Guidance on the impact of the Autumn Statement 2016 on small businesses and contractors.
Class 2 National Insurance
As announced at Budget 2016, Class 2 NICs will be abolished from April 2018 and self employed contributory benefit entitlement will be accessed through payment of Class 3 and Class 4 NICs.
All self employed women will continue to be able to access the standard rate of Maternity Allowance. Self employed people with profits below the small profits limit will be able to access contributory employment and support allowance through payment of Class 3 NICs. There will be provision to support self employed individuals with low profits during the transition.
This measure should for self employed individuals:
- Simplify the administrative arrangements for payment of NICs.
- Allow for entitlement to accrue social security benefits through payment of Class 4 NICs alone.
However, those with profits below the small profits limit will be required to pay Class 3 NICs in order to accrue contributory employment and support allowance benefit entitlement.
Alignment of National Insurance thresholds
The NI primary (employee) and secondary (employer) thresholds will be aligned from 6 April 2017 meaning that both employees and employers will start paying NI on weekly earnings above £157.
VAT Flat Rate Scheme
From 1 April 2017 a new 16.5% rate will be introduced for businesses with limited costs that operate within the VAT FRS.
The VAT FRS is a simplified accounting scheme for small businesses with taxable turnover less than £150,000 per annum. When in the scheme, businesses determine which flat rate to use by reference to their trade sector.
From 1 April 2017, businesses in the scheme will have to determine whether they meet the definition of a “limited cost trader”, being one whose VAT inclusive expenditure on goods is either:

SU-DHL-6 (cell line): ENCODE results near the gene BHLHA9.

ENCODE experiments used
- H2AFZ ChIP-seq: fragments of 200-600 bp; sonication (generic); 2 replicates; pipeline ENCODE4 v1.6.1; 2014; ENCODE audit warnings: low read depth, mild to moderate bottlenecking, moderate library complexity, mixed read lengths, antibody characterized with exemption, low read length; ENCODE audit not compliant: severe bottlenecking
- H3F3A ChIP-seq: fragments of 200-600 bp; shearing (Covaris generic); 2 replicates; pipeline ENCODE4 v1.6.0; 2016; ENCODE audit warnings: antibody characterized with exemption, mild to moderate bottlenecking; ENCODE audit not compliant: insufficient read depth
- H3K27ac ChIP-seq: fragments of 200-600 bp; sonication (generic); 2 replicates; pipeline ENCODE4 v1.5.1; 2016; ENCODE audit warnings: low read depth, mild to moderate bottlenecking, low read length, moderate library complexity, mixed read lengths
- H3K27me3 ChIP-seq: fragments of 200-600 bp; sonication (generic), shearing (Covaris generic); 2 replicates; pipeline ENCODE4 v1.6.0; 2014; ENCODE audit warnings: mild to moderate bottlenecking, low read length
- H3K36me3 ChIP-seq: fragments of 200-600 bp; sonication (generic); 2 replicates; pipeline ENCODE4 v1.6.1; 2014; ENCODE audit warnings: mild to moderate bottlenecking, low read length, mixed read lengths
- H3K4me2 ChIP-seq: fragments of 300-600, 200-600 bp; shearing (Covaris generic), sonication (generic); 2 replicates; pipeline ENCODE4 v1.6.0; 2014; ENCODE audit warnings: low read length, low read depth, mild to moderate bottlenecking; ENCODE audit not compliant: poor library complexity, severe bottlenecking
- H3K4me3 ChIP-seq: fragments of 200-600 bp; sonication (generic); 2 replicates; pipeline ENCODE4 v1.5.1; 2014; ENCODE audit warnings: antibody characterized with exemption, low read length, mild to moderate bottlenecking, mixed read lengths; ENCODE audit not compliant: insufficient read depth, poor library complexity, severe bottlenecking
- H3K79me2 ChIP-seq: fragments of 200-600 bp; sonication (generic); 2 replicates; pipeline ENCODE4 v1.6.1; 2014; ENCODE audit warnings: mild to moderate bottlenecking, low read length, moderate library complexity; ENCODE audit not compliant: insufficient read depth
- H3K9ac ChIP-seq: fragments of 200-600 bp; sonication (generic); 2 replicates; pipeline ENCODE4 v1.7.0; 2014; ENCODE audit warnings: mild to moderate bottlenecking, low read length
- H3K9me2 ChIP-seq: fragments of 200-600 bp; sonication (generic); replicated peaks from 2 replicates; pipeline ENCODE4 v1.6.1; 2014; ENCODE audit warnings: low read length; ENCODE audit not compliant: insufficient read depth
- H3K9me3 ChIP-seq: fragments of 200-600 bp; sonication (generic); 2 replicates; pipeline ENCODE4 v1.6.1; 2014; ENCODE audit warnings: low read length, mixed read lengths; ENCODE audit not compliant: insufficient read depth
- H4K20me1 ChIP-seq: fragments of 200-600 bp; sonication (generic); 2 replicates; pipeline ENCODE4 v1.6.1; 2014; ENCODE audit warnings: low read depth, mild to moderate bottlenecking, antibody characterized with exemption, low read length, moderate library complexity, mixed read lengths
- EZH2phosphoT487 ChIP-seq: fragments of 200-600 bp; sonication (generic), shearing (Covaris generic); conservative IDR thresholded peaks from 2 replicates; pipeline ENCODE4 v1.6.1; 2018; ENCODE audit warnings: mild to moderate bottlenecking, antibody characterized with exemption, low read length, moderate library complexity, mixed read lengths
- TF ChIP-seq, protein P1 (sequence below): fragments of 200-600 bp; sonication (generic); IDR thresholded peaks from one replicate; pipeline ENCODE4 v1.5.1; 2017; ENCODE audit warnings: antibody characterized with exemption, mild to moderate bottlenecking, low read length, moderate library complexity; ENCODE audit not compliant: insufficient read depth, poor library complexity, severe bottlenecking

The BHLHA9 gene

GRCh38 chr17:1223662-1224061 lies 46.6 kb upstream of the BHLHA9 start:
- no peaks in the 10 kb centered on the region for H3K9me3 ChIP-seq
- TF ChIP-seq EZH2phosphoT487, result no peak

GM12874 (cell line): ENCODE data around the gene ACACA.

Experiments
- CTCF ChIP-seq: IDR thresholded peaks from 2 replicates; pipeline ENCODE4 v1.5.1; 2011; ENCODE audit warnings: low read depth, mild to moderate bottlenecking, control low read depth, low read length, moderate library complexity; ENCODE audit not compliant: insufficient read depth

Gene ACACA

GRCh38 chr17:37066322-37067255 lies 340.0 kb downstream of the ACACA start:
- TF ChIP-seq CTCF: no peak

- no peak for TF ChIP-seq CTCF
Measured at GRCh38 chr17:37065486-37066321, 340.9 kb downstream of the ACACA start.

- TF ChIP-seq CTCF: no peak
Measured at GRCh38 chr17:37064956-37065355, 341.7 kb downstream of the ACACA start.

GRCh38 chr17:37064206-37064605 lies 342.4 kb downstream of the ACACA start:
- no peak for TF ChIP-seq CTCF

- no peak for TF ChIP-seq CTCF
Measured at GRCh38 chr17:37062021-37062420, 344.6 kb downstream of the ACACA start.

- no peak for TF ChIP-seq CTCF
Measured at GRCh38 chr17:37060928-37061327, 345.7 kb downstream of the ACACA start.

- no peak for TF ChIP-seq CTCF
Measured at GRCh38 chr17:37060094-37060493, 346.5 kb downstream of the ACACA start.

- Less than 2% of their VAT inclusive turnover in a prescribed accounting period, or
- Greater than 2% of their VAT inclusive turnover but less than £1,000 per annum if the prescribed accounting period is one year.
Goods for the purposes of this measure excludes capital expenditure, food and drink for employees, vehicles, vehicle parts and fuel.
This measure should to an extent counter the perceived abuse of the VAT FRS although many businesses will suffer an increased VAT rate.
Off payroll appointments in the public sector
From 6 April 2017, when a public sector organisation engages an individual, they will have to apply employment status tests to check whether the individual should be treated as an employee for tax and NI purposes, even where the individual works through their own personal service company (PSC) or similar intermediary. In these situations, the public sector body will be required to operate PAYE and account for NI in relation to payments made to the PSC. This is a partial reform of the IR35 intermediaries legislation by which the onus of testing the nature of the relationship will no longer rest with the PSC but shift to the end public sector client.
Where the public sector body sources an individual through an agency, it will be the agency’s responsibility to test the relationship and apply PAYE and NI where necessary.
PSCs who are subject to the new rules will no longer be able to claim the blanket 5% allowance for expenses available to other PSCs.
For these purposes, public sector bodies includes government departments, executive agencies and non departmental public bodies, the NHS, the police and fire authorities, local authorities, devolved administrations, educational establishments including universities and the BBC.
There was no indication that the rules will be extended to the private sector.